I also emailed Barr’s letter to Emanuel Tov of Hebrew University Jerusalem; he would be on anyone’s list of Hebrew experts. Professor Tov responded in kind: “For the biblical people this was history, difficult as it is for us to accept this view.”3 Here was confirmation from a Jewish man who spoke and thought in Hebrew.
There is a residential theological research library called Tyndale House, located outside of Cambridge University in England. You can rent a room and literally live in the library. It is perhaps the best such facility in the world. During its history some of the top scholars have been its “warden.” The current warden is a young man of encyclopedic knowledge named Peter Williams. He sent a paper to me that said, “Although the Young Universe Creationist position is not widely held within secular academia, the position—that the author of Genesis 1 maintained that the world was created in six literal days—is nearly universally held.”4
I could go on, listing dozens and dozens of names, but there is no need. The scholarship is clear. The writer of Genesis 1–2 meant the text to teach chronology in terms of normal days. So why would almost the entirety of evangelical scholarship reject the author’s intent?
When a Day Is Not a Day
My inability to find many evangelical scholars who support the traditional view was puzzling for another reason: evangelicals’ public commitment to the inerrancy of Scripture. The Chicago Statement on Biblical Inerrancy, signed in 1978, gives the fullest statement on what evangelicals believe about the Bible. Article 12 says of creation and the Flood, “We deny that Biblical infallibility and inerrancy are limited to spiritual, religious, or redemptive themes, exclusive of assertions in the fields of history and science. We further deny that scientific hypotheses about earth history may properly be used to overturn the teaching of Scripture on creation and the flood.”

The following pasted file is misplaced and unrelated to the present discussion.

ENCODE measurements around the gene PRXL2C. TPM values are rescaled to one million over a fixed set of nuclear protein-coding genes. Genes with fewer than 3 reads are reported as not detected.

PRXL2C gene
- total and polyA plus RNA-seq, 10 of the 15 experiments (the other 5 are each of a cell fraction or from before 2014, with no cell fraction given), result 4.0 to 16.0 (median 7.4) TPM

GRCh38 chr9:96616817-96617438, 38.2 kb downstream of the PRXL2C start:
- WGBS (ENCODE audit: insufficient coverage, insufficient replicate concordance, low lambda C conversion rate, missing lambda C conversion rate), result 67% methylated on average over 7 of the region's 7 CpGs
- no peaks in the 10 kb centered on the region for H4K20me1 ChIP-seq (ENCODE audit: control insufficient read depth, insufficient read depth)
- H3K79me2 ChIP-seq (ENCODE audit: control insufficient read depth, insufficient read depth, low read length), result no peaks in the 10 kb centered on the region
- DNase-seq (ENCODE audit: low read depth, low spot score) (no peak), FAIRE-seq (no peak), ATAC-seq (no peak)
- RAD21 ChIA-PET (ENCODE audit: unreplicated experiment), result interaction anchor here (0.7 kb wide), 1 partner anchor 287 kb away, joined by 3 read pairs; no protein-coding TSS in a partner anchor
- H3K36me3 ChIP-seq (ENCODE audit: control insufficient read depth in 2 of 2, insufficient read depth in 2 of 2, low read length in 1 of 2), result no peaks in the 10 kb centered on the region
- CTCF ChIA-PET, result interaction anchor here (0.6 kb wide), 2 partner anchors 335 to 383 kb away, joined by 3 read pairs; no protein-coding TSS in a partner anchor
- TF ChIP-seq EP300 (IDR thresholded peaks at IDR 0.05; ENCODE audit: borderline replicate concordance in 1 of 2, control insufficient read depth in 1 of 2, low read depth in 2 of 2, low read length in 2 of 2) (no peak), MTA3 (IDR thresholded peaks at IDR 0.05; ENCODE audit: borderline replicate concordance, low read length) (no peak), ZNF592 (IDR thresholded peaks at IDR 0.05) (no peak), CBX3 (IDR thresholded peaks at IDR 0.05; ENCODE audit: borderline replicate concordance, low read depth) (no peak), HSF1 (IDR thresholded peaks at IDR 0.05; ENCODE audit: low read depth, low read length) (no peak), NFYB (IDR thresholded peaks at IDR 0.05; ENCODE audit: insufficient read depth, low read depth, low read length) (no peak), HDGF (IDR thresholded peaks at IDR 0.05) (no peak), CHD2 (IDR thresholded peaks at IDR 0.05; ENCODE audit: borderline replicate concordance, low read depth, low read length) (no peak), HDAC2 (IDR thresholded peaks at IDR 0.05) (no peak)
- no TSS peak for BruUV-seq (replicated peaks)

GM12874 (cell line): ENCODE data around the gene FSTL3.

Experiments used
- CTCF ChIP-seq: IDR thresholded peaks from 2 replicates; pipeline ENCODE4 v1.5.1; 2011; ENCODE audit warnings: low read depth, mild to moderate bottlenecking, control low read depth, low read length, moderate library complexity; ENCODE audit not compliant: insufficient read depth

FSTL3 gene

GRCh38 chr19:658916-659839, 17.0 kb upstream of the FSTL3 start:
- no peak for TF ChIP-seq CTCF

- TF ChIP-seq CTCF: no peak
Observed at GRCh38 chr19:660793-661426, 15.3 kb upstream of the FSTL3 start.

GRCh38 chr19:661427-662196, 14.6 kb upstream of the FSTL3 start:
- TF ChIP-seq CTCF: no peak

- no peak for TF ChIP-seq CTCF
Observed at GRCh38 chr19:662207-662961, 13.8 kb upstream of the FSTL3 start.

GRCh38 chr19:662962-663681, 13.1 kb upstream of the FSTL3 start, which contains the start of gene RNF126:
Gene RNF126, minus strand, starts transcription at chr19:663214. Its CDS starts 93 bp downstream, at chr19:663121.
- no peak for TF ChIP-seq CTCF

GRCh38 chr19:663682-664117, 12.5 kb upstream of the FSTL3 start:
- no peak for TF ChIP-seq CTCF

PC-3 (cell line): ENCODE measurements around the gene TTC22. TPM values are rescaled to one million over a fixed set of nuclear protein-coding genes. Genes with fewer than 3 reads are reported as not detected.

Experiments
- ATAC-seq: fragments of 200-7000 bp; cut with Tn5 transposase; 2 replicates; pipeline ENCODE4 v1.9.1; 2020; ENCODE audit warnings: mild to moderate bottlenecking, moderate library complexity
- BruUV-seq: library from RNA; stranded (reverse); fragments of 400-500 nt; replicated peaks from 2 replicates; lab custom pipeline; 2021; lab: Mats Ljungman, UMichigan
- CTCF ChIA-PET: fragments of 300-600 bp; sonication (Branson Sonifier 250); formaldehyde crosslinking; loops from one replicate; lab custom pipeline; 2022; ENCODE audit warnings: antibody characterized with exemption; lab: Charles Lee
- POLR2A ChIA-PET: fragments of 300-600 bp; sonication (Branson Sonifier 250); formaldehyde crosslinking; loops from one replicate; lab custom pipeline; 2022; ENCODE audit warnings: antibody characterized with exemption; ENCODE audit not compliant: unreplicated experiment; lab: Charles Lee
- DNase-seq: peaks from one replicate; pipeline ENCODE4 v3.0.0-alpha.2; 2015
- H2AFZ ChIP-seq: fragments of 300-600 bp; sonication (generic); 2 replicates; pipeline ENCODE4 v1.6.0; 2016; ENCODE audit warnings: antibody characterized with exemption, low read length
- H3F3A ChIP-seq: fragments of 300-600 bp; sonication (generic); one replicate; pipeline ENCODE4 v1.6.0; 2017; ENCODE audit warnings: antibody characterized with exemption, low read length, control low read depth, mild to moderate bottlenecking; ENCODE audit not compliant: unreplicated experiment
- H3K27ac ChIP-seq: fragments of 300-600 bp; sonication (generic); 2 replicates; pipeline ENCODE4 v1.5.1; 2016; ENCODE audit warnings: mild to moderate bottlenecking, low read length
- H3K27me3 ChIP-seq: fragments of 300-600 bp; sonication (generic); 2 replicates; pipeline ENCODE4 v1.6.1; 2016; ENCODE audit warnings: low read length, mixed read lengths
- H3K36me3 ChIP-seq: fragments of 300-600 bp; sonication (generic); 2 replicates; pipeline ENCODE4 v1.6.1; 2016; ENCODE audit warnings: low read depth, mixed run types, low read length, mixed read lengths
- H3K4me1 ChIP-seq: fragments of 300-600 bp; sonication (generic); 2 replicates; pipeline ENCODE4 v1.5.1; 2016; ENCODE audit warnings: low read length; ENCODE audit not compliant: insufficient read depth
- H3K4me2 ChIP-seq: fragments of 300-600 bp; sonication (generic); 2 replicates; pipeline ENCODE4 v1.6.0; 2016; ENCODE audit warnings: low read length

Evangelicals are stumbling down the same dead-end path that wrecked mainline churches a century ago.
I was confused why many of the signers did not believe in the traditional view of Genesis 1–2. So I started emailing people I knew who had signed the document. What I found out was shocking. Henry Morris had proposed the language for Article 12, and he meant it to exclude long ages and theistic evolution.5 Many of the signers decided to reject Morris’s intended meaning and reinterpret his words in line with their own beliefs.
This was the same thing that happened among Bible-believing churches at the turn of the twentieth century, during the early rise of modernist theology. Ministers in the Presbyterian Church, for example, would affirm the Westminster Confession, but they would self-interpret the words. So where the Confession said that Jesus is God, the liberal minister agreed but meant that Jesus had a God-consciousness like any other man.
This is theological doublespeak. I am surprised that evangelicals are stumbling down the same dead-end path that wrecked mainline churches a century ago.
I would ask my evangelical brothers some basic questions. If the text of Genesis 1–2 does not mean to teach traditional chronology and twenty-four-hour days,6
- Why does Jesus take Genesis 1–2 as teaching history (Matthew 19:4; Mark 10:6)?
- Why does Paul take it as history (Romans 5:12; 1 Corinthians 11:8–9; 15:21–22; 15:45; 1 Timothy 2:12–14)?
- Why do nearly all world-class Hebraists assume that the writer of Genesis intended normal days and the text as history?
- Why did the ancient, medieval, and modern church—until about 1800—have few commentators (if any) who believed in an ancient universe?
- Why do all of the ancient translations and paraphrases, such as the Aramaic Targums, take the words at face value and translate them as “days,” with no hint that they might mean “ages” in Genesis 1?
- Why is there little or no classical Rabbinic support for an ancient universe?
- Why are there well-qualified PhD scientists who still support physical data as consistent with a young-earth view?
Nobody has provided me with answers that point to anything but a traditional view of the original meaning. Anyone who says that a closer study of the Hebrew leads elsewhere is simply incorrect. The original intent is plain—a day was a day, from the very first miraculous day.